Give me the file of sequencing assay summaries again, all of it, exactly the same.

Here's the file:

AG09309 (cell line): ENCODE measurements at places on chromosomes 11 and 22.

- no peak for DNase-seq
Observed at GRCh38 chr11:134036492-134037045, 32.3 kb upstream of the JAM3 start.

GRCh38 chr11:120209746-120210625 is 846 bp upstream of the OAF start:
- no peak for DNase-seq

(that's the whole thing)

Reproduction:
AG09309 (cell line): ENCODE measurements at places on chromosomes 11 and 22.

- no peak for DNase-seq
Observed at GRCh38 chr11:134036492-134037045, 32.3 kb upstream of the JAM3 start.

GRCh38 chr11:120209746-120210625 is 846 bp upstream of the OAF start:
- no peak for DNase-seq